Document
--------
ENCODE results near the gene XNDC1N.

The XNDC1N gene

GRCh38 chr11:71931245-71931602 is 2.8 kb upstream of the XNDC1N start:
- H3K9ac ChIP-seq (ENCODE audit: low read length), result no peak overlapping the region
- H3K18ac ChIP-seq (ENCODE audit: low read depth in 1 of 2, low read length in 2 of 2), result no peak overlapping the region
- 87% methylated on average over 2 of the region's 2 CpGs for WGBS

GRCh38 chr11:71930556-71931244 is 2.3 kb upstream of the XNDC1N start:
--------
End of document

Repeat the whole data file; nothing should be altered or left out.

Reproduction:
ENCODE results near the gene XNDC1N.

The XNDC1N gene

GRCh38 chr11:71931245-71931602 is 2.8 kb upstream of the XNDC1N start:
- H3K9ac ChIP-seq (ENCODE audit: low read length), result no peak overlapping the region
- H3K18ac ChIP-seq (ENCODE audit: low read depth in 1 of 2, low read length in 2 of 2), result no peak overlapping the region
- 87% methylated on average over 2 of the region's 2 CpGs for WGBS

GRCh38 chr11:71930556-71931244 is 2.3 kb upstream of the XNDC1N start: